People can develop a long-distance relationship up to their weddings, but you as a provider aren’t able to use Zoom to develop customer trust in working with you?

Igor Pauletič / / Sales

On Monday I invited my Facebook friends to apply for our latest webinar: this time we’re presenting how a company can adapt its salespeople’s work during a time when nobody wants live personal contact. Without any deep consideration I composed my invite and posted it. Impulsively. The response was fantastic. Within 20 minutes we received at least 50 applicants based on my post. I don’t know if the topic of this webinar is just the right one, or if my post was somehow “magical.”

If you read my post, perhaps you might have noticed that at least one of the comments was right on the nose. I agree with the thesis that if we simply drain the “social connection battery” with distance selling, sooner or later we will exhaust the potential of the mutual relationships that we’ve built over the years with all our physical contacts. As you know, I often repeat that only good customer relations and purchasing convenience can beat the lowest price. I also shudder at the thought that my relationship with someone begins to wane if we don’t physically get together. But I wonder if it’s really necessary for it to wane. I’d say no.

Two people can build a personal relationship even without physical contact if they both want it strongly enough.

The best example confirming this claim of mine is my former coworker’s story. If anything has touched me in the past month (OK, besides my sailing from Sardinia to Izola), it’s her story when she told us, “You can call me Mrs.!”

Since we’re a pretty small company and the vast majority of us are pretty open, those of you in close contact with us probably know whom I’m talking about. Not too long ago I was saddened by a coffee with this coworker, where she told me that her new boyfriend was going to complete his doctoral studies in the U.S., and she planned to go with him. Because teleworking at FrodX was not as acceptable in those days as it is today, I accepted her resignation, and in time she found an employer for whom she could work from her home office, adapted to the time zone where she lived. To make a long story short: the first quarantine and the shutdown of all public life meant that she didn’t actually move to join her boyfriend. In contrast to the expectation that they’d be living together in a shared household from March onward, restrictions were tightened so much that he wasn’t even able to return from the U.S. and spend the summer with her at home, because this would have made going back very difficult. They’ve been pursuing a long-distance relationship this whole time. But in the autumn they found an option for traveling to the U.S. from the EU, if the person had been outside the Schengen area for at least 14 days. For example, departing from the Zagreb airport, if you also had a receipt for paying the tourist tax at a Croatian resort in your pocket. And so she left, got an express engagement, and got married. Like in a movie . . .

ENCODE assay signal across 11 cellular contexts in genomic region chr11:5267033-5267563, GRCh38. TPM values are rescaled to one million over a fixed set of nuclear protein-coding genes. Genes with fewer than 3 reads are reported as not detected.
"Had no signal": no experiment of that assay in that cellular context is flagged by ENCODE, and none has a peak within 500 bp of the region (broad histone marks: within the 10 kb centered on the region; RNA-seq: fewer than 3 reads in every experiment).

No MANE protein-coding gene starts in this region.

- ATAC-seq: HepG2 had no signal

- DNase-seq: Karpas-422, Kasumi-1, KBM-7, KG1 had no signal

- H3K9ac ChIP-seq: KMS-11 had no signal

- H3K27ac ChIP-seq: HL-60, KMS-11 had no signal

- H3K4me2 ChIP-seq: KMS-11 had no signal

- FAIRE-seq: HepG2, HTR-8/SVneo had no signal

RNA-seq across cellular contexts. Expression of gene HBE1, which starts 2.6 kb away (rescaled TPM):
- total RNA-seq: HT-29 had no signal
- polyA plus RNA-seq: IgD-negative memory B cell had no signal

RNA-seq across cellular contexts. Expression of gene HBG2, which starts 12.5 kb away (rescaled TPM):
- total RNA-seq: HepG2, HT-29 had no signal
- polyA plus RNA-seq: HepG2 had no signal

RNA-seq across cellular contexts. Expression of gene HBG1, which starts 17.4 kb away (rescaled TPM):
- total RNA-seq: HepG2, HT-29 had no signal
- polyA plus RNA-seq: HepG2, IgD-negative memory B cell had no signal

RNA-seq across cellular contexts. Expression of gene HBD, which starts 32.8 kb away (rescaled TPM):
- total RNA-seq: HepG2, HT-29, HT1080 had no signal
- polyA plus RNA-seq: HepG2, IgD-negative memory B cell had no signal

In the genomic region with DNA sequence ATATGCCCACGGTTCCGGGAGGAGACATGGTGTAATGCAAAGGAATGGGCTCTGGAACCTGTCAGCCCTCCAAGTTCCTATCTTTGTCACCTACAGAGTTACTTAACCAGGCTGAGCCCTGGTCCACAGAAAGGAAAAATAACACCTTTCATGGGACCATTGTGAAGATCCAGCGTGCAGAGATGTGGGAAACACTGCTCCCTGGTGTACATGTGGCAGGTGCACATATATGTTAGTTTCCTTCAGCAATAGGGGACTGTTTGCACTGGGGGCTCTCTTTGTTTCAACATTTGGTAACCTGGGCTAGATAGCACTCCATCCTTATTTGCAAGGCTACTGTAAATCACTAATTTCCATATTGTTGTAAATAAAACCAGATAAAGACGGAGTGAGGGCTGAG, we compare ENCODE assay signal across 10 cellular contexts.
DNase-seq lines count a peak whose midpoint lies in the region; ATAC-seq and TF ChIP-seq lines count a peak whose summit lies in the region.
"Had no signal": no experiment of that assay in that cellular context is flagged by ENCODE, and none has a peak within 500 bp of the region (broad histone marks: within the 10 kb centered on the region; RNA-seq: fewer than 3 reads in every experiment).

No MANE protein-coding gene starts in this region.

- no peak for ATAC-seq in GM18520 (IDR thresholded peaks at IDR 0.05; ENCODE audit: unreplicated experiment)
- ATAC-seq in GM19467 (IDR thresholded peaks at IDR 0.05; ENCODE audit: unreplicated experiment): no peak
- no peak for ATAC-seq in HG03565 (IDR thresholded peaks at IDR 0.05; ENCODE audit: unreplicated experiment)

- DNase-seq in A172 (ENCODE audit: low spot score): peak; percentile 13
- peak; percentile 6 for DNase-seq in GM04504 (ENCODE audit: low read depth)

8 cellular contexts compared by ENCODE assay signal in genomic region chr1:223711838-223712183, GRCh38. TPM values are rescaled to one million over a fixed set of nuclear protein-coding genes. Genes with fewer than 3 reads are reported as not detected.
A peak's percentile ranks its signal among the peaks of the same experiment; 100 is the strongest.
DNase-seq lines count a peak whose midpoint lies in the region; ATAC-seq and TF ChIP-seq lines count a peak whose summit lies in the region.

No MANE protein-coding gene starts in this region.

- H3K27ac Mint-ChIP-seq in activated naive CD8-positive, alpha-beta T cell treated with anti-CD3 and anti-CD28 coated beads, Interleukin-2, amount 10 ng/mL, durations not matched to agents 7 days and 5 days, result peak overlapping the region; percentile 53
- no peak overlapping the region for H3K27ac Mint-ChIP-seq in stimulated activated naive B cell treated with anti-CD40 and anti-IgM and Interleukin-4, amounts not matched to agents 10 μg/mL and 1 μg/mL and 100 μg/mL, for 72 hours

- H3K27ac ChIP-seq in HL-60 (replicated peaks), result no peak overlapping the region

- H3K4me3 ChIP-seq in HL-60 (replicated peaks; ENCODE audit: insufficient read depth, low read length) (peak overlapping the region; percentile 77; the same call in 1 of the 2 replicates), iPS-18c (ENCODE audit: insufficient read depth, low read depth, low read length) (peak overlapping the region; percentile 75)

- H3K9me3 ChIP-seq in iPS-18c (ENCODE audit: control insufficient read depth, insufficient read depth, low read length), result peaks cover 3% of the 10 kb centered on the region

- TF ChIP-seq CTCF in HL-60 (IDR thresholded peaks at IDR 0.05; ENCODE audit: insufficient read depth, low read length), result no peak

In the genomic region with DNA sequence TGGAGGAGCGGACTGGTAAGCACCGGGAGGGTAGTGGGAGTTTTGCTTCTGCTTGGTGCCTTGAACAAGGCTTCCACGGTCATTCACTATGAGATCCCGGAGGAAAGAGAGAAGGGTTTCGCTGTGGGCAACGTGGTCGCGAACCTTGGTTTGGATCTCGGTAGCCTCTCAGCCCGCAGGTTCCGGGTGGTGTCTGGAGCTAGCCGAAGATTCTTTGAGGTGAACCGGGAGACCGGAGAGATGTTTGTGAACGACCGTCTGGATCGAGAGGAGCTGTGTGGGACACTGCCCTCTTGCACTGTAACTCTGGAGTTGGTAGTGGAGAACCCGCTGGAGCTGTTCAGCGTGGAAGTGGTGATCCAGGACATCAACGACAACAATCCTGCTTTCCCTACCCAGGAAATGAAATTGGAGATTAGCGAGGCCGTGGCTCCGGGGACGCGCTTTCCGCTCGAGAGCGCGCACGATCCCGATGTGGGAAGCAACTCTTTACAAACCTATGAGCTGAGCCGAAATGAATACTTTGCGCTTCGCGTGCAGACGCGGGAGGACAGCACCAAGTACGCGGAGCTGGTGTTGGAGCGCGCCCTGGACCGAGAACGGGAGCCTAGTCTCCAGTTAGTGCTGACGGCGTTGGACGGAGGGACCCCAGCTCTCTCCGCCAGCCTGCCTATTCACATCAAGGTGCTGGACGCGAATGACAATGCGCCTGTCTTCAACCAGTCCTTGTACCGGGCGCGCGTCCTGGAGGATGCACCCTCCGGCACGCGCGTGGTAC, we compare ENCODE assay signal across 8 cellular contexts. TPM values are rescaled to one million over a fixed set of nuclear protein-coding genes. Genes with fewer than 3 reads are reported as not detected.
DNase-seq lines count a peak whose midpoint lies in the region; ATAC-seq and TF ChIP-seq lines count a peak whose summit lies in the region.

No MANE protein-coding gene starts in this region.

In the meantime, while she was waiting for a (corona) opportunity for the U.S. border to open a least a bit and airline travel to recover, I saw her a few times. Every time I asked about her partner, their new moving plans, and how the long-distance relationship was going. Because, as the good ole’ boys like to say, “Out of sight, out of mind,” I wondered how Zoom relationships could thrive. But I’m surprised at all the things those two did together, even when they weren’t together. She told me how they watched movies together. And how they had dinner together. And walks in the park. She told me about activities that are characteristic of couples in love. They just did these things in a somewhat different way. And they did these things so well, that through all of these (for them, probably quite long) months, their relationship grew and matured up to the fateful “Yes.”

I must admit that her stories about activities within a long-distance relationship prompted me to think about what salespeople need to do when traveling and socializing in person will once again be impossible or at least not desired. Well, it’s not hard. They should do all the things they do when they’re developing relationships with (potential) customers in the physical world. Everything, but just in a somewhat different way. You don’t have to use video calls exclusively for introducing your product range. What if you also used them to have a cup of coffee with a customer (if having lunch in this way might [still] seem strange in the business world)? To offer the customer some advice, or support them with some service? Even through Zoom you can do everything that builds trust between two people—two business partners. Even through Zoom meetings and contacts with someone on a messaging platform you can build an image of yourself as a person who keeps his word and who will stand by him even when times are tough. With this, you’ll succeed in making your customers believe that you’re sincere, when you let them know that only their success is your success.

And also: a trustworthy relationship isn’t a final status. Just an intermediate one. The comparison to a dying battery is a good one. You need to recharge it. Through Zoom or physical meetings. Don’t wait until the quarantine era is over. Even when everyone gets vaccinated, we’re still not going to do business like we used to. This virus will change some things forever.

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